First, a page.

Continued growth led to a search for new premises, leading to the purchase of the lease on a site at Regent's Park in 1908. A major fund-raising effort was undertaken to provide it with modern amenities. The purpose-built buildings were designed by the architect Basil Champneys and officially opened by Queen Mary in 1913. The buildings continued to be extended and rebuilt throughout the 70 years that the college spent at Regent's Park, especially after extensive damage from wartime bombing.
The college colours were green and grey, said to be those of Minerva. Purple was added in 1938 to represent the university; the resulting colours were, by chance or design, similar to those of women's suffrage in the United Kingdom.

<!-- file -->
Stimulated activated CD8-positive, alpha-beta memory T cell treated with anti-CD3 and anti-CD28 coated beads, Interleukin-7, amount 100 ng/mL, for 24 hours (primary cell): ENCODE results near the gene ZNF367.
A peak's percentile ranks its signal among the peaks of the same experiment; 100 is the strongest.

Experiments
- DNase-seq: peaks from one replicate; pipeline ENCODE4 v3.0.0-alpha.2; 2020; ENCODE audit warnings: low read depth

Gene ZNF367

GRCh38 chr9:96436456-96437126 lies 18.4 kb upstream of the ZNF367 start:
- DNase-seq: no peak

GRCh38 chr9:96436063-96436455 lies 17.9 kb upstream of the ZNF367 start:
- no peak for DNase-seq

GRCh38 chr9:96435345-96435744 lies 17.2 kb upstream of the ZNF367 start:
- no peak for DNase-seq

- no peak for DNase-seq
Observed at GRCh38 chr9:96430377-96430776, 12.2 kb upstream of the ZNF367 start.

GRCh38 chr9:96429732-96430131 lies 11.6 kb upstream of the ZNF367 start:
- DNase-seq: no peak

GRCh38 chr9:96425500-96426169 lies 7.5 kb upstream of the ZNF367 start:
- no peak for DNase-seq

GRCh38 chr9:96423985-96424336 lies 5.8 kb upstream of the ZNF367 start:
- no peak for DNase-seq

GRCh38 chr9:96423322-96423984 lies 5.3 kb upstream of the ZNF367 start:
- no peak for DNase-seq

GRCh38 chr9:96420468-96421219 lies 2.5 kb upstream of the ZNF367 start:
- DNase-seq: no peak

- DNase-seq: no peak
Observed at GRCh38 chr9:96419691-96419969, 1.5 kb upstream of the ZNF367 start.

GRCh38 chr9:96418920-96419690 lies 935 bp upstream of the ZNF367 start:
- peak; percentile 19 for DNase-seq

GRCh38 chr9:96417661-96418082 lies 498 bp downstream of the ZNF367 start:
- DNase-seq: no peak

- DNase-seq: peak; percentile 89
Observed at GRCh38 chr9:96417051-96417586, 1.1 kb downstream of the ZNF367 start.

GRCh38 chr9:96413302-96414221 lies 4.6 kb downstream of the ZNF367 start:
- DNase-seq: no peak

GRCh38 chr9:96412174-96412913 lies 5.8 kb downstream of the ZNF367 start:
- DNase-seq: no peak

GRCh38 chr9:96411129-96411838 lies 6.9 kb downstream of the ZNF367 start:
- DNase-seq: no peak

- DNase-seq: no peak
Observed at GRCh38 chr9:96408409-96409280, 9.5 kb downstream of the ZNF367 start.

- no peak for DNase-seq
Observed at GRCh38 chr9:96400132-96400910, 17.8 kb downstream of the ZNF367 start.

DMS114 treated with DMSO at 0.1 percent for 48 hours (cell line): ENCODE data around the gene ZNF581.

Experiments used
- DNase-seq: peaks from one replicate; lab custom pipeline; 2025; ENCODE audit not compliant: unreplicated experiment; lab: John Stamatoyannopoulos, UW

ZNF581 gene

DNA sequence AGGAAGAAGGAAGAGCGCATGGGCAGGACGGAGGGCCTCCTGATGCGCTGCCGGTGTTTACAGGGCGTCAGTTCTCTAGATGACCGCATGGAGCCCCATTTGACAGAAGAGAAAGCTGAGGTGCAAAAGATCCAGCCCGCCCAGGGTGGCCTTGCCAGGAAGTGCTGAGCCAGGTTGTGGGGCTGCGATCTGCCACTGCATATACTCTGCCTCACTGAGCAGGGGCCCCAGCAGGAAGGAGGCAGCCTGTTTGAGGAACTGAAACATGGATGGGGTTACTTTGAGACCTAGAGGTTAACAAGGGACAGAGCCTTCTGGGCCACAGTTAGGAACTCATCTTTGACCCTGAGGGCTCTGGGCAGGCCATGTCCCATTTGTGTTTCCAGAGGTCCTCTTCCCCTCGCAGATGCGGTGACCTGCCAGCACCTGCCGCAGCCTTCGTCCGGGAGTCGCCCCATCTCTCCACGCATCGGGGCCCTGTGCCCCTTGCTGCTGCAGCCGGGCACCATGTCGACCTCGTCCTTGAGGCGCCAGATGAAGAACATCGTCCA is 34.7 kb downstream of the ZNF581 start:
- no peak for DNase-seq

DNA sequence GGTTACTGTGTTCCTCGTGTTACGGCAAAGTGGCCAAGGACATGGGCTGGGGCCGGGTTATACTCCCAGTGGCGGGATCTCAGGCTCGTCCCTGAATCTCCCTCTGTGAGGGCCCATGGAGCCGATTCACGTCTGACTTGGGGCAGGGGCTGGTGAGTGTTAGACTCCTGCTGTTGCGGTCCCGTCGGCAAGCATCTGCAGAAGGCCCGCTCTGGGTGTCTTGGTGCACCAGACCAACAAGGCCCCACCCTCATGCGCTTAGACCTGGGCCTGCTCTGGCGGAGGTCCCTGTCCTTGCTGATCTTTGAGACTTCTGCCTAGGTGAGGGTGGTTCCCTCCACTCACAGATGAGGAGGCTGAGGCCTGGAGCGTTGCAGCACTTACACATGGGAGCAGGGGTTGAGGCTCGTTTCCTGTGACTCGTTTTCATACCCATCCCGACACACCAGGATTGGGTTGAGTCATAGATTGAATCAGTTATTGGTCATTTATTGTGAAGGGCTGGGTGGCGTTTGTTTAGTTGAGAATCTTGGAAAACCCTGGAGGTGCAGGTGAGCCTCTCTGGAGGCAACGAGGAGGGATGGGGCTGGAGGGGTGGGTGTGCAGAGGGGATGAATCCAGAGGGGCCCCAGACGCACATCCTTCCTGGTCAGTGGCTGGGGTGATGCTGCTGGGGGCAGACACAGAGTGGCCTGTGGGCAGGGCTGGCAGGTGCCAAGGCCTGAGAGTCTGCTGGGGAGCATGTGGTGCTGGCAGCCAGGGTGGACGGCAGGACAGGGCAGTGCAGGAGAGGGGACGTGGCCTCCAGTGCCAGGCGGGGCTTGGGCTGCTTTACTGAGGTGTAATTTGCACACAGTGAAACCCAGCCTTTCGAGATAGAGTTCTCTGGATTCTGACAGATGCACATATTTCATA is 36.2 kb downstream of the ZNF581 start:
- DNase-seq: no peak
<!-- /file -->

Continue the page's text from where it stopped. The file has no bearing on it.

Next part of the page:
Bedford firsts include:
- First women to run a British institution.
- First Social Sciences department in the UK, established 1918
- First woman to hold a chair in philosophy in the UK, Susan Stebbing.
- One of the first two women Fellows of the Royal Society
- Fourth woman chairman of the Trades Union Congress (TUC), Marie Patterson
- The first art school in England where women could draw from life
After a brief period of admitting a small number of male postgraduate students, the college became fully coeducational when 47 men passed through clearing in 1965, and the name reverted to Bedford College.
In the early 1980s, Bedford College had approximately 1,700 students and 200 academic staff based in 20 departments.
Merger with Royal Holloway